I think there’s always room for more good photographers, and I think interest in underwater subjects will continue.  I encourage beginners to learn about their subjects.  Become an expert on the life and behavior of your animal subjects.  Become a steward of their habitat.  Think of yourself as a PR person for that particular animal.  If you do this, you’ll show them in the best light, you’ll be mindful of disturbing them, and your work will automatically show these creatures at their most magnificent.  Don’t sell pictures.  Instead, fall in love with your subjects and sell that love!  And instead of exploiting them for personal profit, you’ll become partners with them in calling attention to their inherent beauty and value in the ecosystem, and the special problems each one of them face in an increasingly crowded world.   You know, the freshwater world has never had an ambassador in the same way the oceans had Jacques Cousteau.  Perhaps, all of us who spend time in lakes can collectively be some sort of equivalent to that.  At least that's my dream.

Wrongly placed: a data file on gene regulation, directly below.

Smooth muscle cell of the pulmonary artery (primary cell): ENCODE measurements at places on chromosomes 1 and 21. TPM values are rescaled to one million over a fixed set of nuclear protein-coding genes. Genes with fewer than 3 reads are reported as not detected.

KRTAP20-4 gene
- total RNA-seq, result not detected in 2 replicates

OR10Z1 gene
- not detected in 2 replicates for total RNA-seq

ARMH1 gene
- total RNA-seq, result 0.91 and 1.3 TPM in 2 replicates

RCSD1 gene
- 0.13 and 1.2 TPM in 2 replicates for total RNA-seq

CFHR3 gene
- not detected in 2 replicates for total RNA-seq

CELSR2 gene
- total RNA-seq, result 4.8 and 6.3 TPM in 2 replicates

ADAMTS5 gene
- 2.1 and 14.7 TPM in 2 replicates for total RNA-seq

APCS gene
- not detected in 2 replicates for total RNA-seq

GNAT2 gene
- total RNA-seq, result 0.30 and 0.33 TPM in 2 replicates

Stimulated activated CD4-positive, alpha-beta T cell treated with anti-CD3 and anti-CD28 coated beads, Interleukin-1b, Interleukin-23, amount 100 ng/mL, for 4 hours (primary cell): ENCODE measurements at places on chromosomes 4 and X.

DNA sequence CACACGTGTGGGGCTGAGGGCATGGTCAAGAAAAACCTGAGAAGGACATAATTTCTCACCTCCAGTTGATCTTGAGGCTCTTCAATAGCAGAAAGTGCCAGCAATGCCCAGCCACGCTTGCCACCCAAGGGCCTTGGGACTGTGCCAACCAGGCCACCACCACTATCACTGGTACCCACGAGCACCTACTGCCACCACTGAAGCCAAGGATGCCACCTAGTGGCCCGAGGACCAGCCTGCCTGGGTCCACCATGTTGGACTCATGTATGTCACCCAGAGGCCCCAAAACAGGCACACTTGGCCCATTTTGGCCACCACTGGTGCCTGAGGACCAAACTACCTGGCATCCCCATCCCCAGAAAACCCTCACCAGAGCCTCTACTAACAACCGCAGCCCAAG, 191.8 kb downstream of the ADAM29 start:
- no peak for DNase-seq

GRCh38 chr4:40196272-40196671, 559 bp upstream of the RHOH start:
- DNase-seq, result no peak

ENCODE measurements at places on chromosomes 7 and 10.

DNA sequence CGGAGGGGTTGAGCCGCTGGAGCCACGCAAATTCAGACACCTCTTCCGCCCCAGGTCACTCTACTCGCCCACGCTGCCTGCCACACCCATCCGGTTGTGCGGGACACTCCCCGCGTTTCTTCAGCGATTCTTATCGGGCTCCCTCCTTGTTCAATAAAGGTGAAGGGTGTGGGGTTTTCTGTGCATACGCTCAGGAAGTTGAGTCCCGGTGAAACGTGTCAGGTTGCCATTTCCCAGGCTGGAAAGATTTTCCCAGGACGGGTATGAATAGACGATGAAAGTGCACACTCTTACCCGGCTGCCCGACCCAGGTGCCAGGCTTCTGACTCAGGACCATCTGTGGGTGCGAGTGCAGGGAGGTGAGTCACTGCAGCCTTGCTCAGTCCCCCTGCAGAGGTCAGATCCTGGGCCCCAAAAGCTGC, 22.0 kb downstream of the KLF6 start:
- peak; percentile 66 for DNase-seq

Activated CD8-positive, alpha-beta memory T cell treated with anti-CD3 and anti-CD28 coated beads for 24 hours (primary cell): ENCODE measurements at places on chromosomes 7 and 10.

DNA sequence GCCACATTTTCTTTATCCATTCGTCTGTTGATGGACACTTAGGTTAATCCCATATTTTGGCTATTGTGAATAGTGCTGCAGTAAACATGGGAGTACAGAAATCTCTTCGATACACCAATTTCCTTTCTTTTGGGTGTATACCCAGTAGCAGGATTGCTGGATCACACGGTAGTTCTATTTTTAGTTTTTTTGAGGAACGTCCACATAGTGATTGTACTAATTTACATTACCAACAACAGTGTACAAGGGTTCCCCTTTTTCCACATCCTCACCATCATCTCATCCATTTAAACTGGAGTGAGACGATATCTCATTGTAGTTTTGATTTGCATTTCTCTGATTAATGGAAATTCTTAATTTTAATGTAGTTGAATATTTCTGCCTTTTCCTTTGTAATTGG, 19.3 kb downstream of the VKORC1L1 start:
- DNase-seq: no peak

Speaking of dreams-  I often refer to the small group of freshwater photographers that my stock photo agency represents as the “dream team”. I look for people who have a genuine interest in freshwater subjects.  They’re not as glamorous and sexy as whales, dolphins and sharks, so very few people are attracted to them.  I look for people who can competently take a picture and get it technically right.  And I look for people who are going to be shooting freshwater with some regularity and frequency.  Anybody can get a picture here or there, but I want someone who’s going to be generating new material often.  That essentially means someone who's spending a whole lot of time in freshwater.  
I see how miserable many people are at their daily jobs, and I still remember what it was like to live that way.  I’m thankful and appreciative for what I have and the niche I’ve carved out.  I guess my only goals are to be able to get up tomorrow morning and do the same thing all over again.  For people lucky enough to have a career that brings them genuine joy, it’s indescribable.  You’d do it for free because you’re so passionate about it.  It’s like being on vacation every day.  When there’s no distinction between work and play, you know you’re there.  What more could anyone want?